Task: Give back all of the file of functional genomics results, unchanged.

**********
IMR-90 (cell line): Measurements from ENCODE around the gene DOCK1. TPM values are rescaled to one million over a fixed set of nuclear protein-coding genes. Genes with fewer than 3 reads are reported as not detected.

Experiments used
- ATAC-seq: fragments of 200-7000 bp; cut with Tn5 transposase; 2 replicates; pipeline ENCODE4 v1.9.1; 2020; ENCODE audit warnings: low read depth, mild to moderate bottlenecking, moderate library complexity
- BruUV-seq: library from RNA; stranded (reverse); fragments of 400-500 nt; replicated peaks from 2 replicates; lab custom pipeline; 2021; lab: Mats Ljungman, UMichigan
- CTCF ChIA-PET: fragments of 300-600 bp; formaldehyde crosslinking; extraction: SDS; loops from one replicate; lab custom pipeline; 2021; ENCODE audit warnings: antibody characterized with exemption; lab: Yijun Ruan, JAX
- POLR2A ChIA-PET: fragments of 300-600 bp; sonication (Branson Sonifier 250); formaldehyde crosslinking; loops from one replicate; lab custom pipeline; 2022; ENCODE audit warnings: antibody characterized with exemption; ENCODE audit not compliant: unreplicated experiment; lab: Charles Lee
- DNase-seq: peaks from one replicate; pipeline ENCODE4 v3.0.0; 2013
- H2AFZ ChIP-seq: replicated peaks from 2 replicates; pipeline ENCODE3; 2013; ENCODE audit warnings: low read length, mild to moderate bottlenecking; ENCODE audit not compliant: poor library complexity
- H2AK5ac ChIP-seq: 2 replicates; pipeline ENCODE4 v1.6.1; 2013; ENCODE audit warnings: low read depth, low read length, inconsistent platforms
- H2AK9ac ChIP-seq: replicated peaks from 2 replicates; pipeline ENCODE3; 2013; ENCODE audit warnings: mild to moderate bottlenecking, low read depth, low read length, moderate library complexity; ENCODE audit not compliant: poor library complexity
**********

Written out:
IMR-90 (cell line): Measurements from ENCODE around the gene DOCK1. TPM values are rescaled to one million over a fixed set of nuclear protein-coding genes. Genes with fewer than 3 reads are reported as not detected.

Experiments used
- ATAC-seq: fragments of 200-7000 bp; cut with Tn5 transposase; 2 replicates; pipeline ENCODE4 v1.9.1; 2020; ENCODE audit warnings: low read depth, mild to moderate bottlenecking, moderate library complexity
- BruUV-seq: library from RNA; stranded (reverse); fragments of 400-500 nt; replicated peaks from 2 replicates; lab custom pipeline; 2021; lab: Mats Ljungman, UMichigan
- CTCF ChIA-PET: fragments of 300-600 bp; formaldehyde crosslinking; extraction: SDS; loops from one replicate; lab custom pipeline; 2021; ENCODE audit warnings: antibody characterized with exemption; lab: Yijun Ruan, JAX
- POLR2A ChIA-PET: fragments of 300-600 bp; sonication (Branson Sonifier 250); formaldehyde crosslinking; loops from one replicate; lab custom pipeline; 2022; ENCODE audit warnings: antibody characterized with exemption; ENCODE audit not compliant: unreplicated experiment; lab: Charles Lee
- DNase-seq: peaks from one replicate; pipeline ENCODE4 v3.0.0; 2013
- H2AFZ ChIP-seq: replicated peaks from 2 replicates; pipeline ENCODE3; 2013; ENCODE audit warnings: low read length, mild to moderate bottlenecking; ENCODE audit not compliant: poor library complexity
- H2AK5ac ChIP-seq: 2 replicates; pipeline ENCODE4 v1.6.1; 2013; ENCODE audit warnings: low read depth, low read length, inconsistent platforms
- H2AK9ac ChIP-seq: replicated peaks from 2 replicates; pipeline ENCODE3; 2013; ENCODE audit warnings: mild to moderate bottlenecking, low read depth, low read length, moderate library complexity; ENCODE audit not compliant: poor library complexity